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Annotated Digital Culture Links: November 26th 2008

Links for November 26th 2008:

  • Obama’s Video Strategy: A Peek Behind the Curtain [NewTeeVee] – “During the 2008 presidential election, the Barack Obama campaign set up dedicated new media teams in many states, but there were only eight with dedicated videographers: Pennsylvania, Virginia, Colorado, North Carolina, Florida, Michigan, Ohio and Wisconsin. What do those states have in common? They were key swing states — and on Nov. 4th, Barack Obama won every single one. I recently spoke with with Kevin Hartnett, director of new media for the Pennsylvania campaign … In this election cycle, the incorporation of online video as part of a wider new media strategy was clearly revolutionary — even to those involved. “This was not something the political professionals on the campaign had had before,” Hartnett said. “” (Fascinating look at how important social software, online campaigning and the cheap’n’easy nature of digital video was to Obama’s largely grassroots campaigning.)
  • Preview of my Television & American Culture book [Jason Mittell / Just TV] – Television and American Culture, forthcoming from Oxford University Press, copyright by Jason Mittell. Introduction: Why Television? Section 1: Television Institutions Chapter 2: Exchanging Audiences Chapter 3: Serving the Public Interest Chapter 4: Televised Citizenship Section 2: Television Meanings Chapter 5: Making Meaning Chapter 6: Telling Television Stories Chapter 7: Screening America Chapter 8: Representing Identity Section 3: Television Practices Chapter 9: Viewing Television Chapter 10: Television for Children Chapter 11: Television’s Transforming Technologies Conclusion: American Television in a Global Context (The introduction is online; looks like a possible textbooks for Digital Media.)
  • Web Suicide Viewed Live and Reaction Spur a Debate [NYTimes.com] – “For a 19-year-old community college student in Pembroke Pines, Fla., the message boards on BodyBuilding.com were a place to post messages, at least 2,300 of them, including more than one about his suicidal impulses. In a post last year, he wrote that online forums had “become like a family to me.” “I know its kinda sad,” the student, Abraham Biggs, wrote in parenthesis, adding that he posted about his “troubles and doubts” online because he did not want to talk to anyone about them in person. Last Wednesday, when Mr. Biggs posted a suicide note and listed the drug cocktail he intended to consume, the Web site hardly acted like a family. On BodyBuilding.com, which includes discussions of numerous topics besides bodybuilding, and on a live video Web site, Justin.tv, Mr. Biggs was “egged on” by strangers who, investigators say, encouraged him to swallow the antidepressant pills that eventually killed him.”

Student Digital Media Project Showcase

After getting off to a decent start with my blogging about student creativity this year, I seem to have fallen a little behind.  I’ve had this post in draft form for ages, waiting for some insightful commentary to spring forth from my uncooperative brain, but alas, none has emerged so I thought I’d just showcase a few outstanding examples from my Digital Media (Comm2203) unit last semester and let them speak for themselves! While the first Student News assignment in this unit asked students to make a relatively traditional television news-style story (the best of which were screened on local tv), the final project was rather different as it was designed to provoke some hard thinking about digital media more broadly both in form and content.  The outline for the final projects stated:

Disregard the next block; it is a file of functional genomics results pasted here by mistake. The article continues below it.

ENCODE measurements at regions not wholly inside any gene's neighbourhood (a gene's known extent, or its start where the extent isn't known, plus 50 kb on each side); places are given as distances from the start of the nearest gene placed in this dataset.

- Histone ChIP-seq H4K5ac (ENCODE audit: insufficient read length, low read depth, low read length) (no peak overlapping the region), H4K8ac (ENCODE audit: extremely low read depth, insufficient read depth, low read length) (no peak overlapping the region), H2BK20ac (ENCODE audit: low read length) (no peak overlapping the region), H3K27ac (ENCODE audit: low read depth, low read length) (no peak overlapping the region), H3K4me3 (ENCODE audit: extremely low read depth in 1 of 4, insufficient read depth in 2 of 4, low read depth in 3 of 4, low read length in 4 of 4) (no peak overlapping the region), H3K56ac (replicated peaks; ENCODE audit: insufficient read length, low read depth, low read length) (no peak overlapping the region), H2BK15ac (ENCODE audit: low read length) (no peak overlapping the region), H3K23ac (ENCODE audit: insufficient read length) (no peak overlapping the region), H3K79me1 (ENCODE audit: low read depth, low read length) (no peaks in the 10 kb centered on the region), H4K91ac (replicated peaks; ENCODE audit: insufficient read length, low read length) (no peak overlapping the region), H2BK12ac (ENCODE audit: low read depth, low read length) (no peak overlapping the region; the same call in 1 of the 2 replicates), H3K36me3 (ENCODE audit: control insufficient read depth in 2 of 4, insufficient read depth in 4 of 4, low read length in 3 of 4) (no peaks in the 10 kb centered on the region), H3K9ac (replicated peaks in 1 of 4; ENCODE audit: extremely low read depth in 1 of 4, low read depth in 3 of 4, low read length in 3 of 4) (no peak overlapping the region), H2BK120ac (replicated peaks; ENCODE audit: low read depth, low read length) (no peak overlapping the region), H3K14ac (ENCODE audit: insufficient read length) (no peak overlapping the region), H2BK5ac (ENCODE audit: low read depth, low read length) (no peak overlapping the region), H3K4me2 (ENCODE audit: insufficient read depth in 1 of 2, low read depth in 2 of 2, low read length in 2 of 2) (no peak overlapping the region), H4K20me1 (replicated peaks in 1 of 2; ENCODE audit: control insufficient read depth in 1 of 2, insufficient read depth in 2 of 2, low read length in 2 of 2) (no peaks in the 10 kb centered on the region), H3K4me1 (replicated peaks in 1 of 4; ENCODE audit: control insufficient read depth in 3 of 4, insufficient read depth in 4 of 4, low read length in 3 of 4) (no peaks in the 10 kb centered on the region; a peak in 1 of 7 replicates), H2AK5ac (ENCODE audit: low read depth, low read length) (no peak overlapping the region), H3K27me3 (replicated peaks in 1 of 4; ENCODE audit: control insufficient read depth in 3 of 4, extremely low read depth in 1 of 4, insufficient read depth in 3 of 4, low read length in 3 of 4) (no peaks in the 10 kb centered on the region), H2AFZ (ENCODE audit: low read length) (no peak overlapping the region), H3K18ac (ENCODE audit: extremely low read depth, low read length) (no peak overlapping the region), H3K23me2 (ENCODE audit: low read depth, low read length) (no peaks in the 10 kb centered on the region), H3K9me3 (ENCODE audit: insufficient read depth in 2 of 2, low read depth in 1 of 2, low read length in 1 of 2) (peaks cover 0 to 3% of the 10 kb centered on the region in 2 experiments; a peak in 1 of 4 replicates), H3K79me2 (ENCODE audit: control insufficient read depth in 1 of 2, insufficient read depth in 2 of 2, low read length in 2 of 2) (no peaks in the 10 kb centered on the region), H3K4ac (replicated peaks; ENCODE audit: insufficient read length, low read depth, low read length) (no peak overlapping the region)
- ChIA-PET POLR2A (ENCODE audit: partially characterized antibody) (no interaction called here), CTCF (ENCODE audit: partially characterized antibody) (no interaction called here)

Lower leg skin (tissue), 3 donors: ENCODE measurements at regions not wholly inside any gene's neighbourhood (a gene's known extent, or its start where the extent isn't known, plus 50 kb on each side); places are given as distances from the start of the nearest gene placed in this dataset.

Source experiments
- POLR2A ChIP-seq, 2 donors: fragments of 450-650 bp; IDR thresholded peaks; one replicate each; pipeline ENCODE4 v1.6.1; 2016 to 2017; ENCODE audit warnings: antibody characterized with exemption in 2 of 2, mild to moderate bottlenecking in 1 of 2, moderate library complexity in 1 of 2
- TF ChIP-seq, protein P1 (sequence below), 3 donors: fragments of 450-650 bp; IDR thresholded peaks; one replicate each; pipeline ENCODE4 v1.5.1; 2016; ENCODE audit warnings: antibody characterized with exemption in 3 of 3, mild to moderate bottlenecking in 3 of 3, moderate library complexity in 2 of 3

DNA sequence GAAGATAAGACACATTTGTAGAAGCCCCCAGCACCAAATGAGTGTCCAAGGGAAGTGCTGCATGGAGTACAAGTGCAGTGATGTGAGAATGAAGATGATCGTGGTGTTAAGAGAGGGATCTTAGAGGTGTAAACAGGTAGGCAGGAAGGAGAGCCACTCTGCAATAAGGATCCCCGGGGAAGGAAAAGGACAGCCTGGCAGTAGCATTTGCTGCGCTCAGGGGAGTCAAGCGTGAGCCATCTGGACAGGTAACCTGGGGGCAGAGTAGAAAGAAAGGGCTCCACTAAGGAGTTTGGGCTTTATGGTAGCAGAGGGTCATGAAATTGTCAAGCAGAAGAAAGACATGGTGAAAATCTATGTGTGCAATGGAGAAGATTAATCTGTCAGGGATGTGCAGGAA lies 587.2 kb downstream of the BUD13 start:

The Digital Media Project is designed to explore the affordances of digital video and media in an online context. Working in teams (the same as your Student News Project team), students will produce a 3-minute short digital video piece which critically explores an idea, concept or area which was discussed in or, or directly provoked by, the ‘Convergence & Transmedia Storytelling’ or ‘Citizen Journalism and Participatory Culture’ lectures, readings and seminars.

This project emphasizes (a) research in the area of digital media, (b) clarity in communicating and sharing a research-informed perspective or argument about part of the digital media landscape; (c) taking an innovative approach to creating digital media; and (d) technical proficiency in creating digital media.

Given that the first half of the unit was largely practical – many were first-time users of digital video cameras, sound equipment and non-linear editing software – I wondered if introducing conceptual material from the likes of Henry Jenkins and Axel Bruns might overwhelm students; on the contrary, I found almost everyone excelled at combining their newfound practical skills with wider issues and concepts.  All 28 projects submitted were of a high quality, and everyone who took this unit should be proud of their work, but a few really did stand out amongst the rest and are well worth highlighting here.

The first project I want to mention is ‘Citizen Journ vs Traditional Journ‘ which mimics the style of the Mac Vs PC advertisements, with a stop-motion twist, to explore the changing relationship between traditional journalists and citizen journalists:

In a similar vein but using a really different technique, ‘Something Old, Something New‘ mixes excerpts from a 1940s documentary on being a journalist with contemporary footage to examine exactly how far journalism has changed in the face of participatory culture:

Looking at web 2.0 culture more broadly, ‘A Blog’s Life’ is a comical look at the evolution of blogging, in the style of a nature documentary: